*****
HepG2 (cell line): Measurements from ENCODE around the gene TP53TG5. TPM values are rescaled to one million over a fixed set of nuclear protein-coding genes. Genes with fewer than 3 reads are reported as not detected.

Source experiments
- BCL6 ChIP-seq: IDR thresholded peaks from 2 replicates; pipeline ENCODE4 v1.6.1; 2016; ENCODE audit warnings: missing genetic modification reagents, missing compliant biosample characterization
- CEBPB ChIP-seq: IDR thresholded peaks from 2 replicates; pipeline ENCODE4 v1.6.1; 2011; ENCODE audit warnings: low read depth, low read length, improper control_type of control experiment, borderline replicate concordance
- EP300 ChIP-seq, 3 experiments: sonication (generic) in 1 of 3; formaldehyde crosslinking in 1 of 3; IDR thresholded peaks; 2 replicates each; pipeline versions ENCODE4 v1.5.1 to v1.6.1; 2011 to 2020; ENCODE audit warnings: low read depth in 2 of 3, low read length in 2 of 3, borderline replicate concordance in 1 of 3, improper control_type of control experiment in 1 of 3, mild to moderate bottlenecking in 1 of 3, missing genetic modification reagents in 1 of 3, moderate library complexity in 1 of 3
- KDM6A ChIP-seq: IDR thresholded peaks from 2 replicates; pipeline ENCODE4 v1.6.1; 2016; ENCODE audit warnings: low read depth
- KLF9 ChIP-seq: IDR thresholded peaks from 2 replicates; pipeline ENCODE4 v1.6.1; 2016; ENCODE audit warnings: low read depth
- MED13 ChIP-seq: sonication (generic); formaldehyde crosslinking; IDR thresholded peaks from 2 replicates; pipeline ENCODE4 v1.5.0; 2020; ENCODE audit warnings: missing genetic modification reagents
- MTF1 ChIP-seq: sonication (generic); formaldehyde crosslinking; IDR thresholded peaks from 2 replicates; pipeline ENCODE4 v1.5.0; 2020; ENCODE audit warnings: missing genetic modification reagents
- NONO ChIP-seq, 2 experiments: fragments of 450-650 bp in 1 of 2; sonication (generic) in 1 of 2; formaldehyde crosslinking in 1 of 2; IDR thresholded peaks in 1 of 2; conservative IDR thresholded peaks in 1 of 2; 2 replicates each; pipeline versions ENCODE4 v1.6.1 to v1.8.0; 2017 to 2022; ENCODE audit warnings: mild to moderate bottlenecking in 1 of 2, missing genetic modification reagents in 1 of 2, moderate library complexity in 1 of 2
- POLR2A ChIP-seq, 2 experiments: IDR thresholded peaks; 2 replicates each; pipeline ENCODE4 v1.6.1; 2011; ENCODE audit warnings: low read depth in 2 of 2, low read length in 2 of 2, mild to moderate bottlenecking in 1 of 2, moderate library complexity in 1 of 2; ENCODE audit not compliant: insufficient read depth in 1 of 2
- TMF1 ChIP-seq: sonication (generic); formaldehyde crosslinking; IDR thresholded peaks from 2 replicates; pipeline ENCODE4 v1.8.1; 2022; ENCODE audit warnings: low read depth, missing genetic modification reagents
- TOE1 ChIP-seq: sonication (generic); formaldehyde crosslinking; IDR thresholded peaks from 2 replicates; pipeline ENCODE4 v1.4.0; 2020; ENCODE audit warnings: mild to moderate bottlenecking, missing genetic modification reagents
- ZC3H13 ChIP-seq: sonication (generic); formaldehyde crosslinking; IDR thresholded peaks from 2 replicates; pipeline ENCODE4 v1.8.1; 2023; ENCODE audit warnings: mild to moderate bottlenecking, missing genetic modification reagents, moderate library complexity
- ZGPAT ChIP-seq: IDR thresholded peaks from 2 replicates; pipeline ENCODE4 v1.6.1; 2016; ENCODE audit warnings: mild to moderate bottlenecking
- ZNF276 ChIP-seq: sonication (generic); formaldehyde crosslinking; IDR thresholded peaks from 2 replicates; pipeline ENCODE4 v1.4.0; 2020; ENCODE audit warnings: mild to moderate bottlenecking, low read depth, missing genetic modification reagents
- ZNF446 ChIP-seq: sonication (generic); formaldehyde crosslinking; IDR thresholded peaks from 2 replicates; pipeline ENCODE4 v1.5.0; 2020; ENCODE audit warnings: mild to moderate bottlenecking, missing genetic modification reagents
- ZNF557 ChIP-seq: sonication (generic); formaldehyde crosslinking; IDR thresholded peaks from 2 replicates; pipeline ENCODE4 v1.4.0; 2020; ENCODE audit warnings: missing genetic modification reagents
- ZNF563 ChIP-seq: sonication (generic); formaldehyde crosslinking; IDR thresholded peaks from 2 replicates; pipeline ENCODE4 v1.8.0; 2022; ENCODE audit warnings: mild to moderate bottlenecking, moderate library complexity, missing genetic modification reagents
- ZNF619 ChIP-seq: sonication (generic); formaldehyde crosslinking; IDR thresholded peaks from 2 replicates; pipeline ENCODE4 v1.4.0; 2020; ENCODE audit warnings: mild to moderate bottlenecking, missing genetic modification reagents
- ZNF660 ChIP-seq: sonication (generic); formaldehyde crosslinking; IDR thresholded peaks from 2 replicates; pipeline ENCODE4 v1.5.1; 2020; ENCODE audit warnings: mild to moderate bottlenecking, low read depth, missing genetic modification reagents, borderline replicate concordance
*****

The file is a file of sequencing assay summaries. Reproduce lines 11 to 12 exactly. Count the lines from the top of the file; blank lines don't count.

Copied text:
- POLR2A ChIP-seq, 2 experiments: IDR thresholded peaks; 2 replicates each; pipeline ENCODE4 v1.6.1; 2011; ENCODE audit warnings: low read depth in 2 of 2, low read length in 2 of 2, mild to moderate bottlenecking in 1 of 2, moderate library complexity in 1 of 2; ENCODE audit not compliant: insufficient read depth in 1 of 2
- TMF1 ChIP-seq: sonication (generic); formaldehyde crosslinking; IDR thresholded peaks from 2 replicates; pipeline ENCODE4 v1.8.1; 2022; ENCODE audit warnings: low read depth, missing genetic modification reagents